Utopia and Prose by Poets in Nineteenth-Century France
Legenda: Oxford, 2013
To a backdrop of dizzying urbanization, French utopian thinkers of the nineteenth century set out to explore the transformative possibilities of the modern metropolis. Linking literary analyses with diverse strands of cultural and intellectual history, this study considers how the utopian vision of the city in turn came to impinge on prose writing by poets: in Saint-Simonian literature, and in texts by Théophile Gautier, Charles Baudelaire and Arthur Rimbaud. At points steeped in the hyperbolic rhetoric of utopian projects, these texts nonetheless wear away at the internal coherence of that rhetoric and the idealizing meanings it supports. What emerges from Greg Kerr’s analysis is a hitherto unfamiliar dimension of these writings, revealing the alertness of some of the greatest exponents of nineteenth-century poetry to the dynamic possibilities of utopian writing, and suggesting new ways to understand the evolution of poetic discourse across the century.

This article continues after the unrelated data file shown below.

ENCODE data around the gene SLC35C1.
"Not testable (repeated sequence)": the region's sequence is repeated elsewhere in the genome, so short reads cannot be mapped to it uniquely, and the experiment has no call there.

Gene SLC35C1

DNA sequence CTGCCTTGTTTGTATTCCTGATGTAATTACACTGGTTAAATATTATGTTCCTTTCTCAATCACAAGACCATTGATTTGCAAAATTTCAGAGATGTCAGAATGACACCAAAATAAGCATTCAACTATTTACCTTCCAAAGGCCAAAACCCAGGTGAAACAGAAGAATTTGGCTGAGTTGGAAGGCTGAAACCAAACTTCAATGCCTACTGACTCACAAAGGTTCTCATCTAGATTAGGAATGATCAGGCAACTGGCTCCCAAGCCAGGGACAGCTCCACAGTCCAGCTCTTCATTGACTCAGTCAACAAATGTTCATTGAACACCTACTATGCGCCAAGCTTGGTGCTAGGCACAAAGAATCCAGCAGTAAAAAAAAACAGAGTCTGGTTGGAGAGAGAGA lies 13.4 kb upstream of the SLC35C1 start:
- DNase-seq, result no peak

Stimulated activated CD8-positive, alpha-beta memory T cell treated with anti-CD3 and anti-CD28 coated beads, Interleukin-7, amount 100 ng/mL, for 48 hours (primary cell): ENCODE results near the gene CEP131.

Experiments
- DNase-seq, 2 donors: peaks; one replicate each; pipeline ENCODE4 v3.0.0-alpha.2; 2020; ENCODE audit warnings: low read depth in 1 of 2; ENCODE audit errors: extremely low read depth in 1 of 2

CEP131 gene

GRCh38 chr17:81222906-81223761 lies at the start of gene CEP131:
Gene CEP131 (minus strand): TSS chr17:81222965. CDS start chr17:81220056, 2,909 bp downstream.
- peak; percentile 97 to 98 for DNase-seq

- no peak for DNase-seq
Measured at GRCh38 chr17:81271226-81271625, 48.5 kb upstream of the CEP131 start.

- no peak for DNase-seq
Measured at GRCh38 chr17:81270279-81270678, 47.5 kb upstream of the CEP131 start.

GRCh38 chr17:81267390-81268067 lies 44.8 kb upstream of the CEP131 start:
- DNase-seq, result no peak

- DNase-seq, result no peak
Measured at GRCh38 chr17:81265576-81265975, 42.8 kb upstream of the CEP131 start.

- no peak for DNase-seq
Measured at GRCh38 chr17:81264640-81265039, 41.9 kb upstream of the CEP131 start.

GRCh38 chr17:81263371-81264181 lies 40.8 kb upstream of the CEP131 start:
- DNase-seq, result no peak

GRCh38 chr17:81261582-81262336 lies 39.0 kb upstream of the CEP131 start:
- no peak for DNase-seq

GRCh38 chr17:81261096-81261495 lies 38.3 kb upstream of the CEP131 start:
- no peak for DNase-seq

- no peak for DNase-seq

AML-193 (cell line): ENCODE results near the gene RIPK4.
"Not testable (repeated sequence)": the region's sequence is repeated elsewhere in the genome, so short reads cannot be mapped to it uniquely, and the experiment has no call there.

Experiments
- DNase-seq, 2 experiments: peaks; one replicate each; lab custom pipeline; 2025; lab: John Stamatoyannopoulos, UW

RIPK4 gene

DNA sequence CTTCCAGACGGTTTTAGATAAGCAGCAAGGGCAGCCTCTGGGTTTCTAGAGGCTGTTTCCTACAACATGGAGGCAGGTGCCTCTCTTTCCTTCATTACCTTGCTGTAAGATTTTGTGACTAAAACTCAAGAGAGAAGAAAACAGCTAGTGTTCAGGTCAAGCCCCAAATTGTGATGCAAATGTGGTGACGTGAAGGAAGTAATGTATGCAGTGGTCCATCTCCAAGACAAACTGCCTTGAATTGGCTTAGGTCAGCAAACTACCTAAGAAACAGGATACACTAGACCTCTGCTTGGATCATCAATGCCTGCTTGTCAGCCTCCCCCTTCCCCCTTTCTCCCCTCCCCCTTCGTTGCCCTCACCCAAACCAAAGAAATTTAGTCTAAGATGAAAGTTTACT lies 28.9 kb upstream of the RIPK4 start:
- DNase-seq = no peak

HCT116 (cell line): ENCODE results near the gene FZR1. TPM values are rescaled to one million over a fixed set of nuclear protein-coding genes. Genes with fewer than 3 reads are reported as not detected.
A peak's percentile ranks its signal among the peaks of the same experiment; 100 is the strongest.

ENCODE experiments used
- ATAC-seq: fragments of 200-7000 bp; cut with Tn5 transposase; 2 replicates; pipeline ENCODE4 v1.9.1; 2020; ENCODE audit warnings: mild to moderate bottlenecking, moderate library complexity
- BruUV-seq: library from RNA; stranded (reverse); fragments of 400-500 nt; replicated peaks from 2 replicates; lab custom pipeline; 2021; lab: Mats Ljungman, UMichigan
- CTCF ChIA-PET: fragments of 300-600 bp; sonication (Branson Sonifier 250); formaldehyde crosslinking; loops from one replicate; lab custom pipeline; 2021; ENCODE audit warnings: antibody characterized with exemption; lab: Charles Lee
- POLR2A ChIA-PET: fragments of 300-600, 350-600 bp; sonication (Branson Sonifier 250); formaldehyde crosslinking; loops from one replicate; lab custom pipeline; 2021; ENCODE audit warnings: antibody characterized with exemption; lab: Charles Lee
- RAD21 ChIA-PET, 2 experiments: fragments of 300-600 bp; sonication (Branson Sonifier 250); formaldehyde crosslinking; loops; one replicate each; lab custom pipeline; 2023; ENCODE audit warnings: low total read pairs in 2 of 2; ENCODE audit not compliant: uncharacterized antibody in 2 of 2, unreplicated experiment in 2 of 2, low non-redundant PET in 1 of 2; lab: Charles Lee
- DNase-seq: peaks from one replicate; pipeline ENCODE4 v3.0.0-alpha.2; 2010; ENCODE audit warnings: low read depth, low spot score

Greg Kerr is Lecturer in French at the University of Lancaster.